It’s not central heat so our entire home is not heated directly by them. Of course with open doors and air movers we can put the warmer air into those spaces. That’s the same as with wood heat which we have used when the temp’ dips below 20° and stays there.

We haven’t gotten an electric bill yet that reflects the use of the heat pumps, but we also filled our oil tank just in case. But so far the heat pumps are doing exactly the job that the oil burner would be doing (hopefully costing less than oil). Of course we still have the option of lighting the wood stove. But none of that means that I’m not going to test the units out when it gets even colder. I’ve talked to folks who’ve had them for a time and they use them for their sole heat source and it gets very cold here (Maine).

So far this is working out. One just needs to keep in mind the differences… it’s not central heat, it also isn’t a honkin’ huge BTU heating system. It’s designed to run 24/7. Now I want to see an electric bill. We’ve been told by users that basically it’s heat for $1/day. If so that’s much less than oil or burning purchased wood.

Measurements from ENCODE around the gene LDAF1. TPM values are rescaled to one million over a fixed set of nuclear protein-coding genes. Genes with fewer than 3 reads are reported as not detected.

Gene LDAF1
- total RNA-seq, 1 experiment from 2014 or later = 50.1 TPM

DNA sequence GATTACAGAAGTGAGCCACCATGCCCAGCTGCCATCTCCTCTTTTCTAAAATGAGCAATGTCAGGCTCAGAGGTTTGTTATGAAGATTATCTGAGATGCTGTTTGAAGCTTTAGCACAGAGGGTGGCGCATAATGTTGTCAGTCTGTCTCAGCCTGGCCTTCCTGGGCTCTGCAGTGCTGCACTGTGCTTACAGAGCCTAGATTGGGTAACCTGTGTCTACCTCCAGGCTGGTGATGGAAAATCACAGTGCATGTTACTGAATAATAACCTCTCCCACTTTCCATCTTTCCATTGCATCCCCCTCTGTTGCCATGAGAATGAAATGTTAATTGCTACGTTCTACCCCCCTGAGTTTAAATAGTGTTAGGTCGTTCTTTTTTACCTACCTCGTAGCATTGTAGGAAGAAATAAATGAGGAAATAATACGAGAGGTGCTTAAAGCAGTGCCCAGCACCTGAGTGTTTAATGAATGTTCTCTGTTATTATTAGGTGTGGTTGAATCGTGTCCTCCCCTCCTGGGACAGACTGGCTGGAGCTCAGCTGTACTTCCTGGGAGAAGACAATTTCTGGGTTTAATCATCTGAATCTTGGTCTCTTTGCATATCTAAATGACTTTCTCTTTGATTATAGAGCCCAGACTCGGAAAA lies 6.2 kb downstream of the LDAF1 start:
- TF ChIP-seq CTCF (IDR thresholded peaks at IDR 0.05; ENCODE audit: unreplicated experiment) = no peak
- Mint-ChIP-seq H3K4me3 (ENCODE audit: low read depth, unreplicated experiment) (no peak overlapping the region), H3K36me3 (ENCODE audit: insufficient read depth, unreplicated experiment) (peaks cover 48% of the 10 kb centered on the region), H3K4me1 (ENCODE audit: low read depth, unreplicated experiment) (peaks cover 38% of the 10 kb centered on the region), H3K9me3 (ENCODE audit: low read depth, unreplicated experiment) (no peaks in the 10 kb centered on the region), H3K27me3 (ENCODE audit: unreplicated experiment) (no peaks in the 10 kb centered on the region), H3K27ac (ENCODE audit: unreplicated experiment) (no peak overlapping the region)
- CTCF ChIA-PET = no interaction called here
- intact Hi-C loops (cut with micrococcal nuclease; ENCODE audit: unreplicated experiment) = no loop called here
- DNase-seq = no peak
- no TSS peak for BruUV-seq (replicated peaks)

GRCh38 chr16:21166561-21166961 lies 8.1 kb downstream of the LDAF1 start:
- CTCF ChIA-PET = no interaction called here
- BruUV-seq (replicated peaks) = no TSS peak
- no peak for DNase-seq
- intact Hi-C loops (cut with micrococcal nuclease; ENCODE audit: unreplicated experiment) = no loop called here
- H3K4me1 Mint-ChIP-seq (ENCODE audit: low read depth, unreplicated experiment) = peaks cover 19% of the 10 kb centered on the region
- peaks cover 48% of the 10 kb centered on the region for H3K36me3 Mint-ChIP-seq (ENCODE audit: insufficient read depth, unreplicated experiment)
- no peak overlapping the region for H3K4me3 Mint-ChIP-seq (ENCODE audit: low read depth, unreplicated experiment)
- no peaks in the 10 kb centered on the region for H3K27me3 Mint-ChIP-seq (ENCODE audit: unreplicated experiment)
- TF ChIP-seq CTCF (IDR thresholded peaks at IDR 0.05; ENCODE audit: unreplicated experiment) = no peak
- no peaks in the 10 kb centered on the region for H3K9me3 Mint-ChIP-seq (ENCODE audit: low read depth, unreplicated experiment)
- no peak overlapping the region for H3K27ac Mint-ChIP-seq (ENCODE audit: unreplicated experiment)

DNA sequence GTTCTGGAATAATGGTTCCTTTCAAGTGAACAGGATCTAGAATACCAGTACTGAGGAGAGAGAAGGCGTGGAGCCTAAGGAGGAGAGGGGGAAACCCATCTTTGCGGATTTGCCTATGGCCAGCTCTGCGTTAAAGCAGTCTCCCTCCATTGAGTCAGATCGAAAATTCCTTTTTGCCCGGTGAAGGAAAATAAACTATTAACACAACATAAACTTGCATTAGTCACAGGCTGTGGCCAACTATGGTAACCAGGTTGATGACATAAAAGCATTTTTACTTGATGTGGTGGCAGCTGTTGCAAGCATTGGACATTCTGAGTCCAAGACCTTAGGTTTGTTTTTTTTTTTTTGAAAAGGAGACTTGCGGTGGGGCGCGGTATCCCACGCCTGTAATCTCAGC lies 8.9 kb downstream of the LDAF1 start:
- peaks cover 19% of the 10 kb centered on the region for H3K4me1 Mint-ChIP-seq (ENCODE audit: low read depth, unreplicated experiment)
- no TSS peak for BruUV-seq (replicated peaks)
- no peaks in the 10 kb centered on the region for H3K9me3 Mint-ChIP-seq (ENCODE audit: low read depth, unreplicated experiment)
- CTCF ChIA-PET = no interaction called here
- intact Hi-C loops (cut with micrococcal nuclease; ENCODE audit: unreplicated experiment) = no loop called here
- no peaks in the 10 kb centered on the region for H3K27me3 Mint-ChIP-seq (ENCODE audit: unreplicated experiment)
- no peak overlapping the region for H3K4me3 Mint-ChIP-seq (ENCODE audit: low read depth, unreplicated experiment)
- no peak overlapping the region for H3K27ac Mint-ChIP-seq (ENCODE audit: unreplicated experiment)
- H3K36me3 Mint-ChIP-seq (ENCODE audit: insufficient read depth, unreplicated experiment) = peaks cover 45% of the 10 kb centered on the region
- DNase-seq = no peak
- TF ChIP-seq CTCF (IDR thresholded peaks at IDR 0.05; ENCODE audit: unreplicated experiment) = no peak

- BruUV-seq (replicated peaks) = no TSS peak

Last night it got down to 15°F and that experience twice told me that either our heat pump isn’t big enough to handle the space or it has reached it’s limit of outside cold. I consider it good down to maybe 18°. Below that we’ll need to switch to a different heat source. In the past it’s been wood since it heats so nicely below 20°. Like the heat pumps it’s a constant heat without the up and down (on/off) swings of a thermostat controlled heat.

It’s just amazing how it can pull heat out of really cold air.

Unless we get a huge electric bill I’m considering this thread done on my end.


OK, I admit it I was wrong in the previous post! Dead wrong!

The problems we were experiencing with the heat pumps was one of learning curve.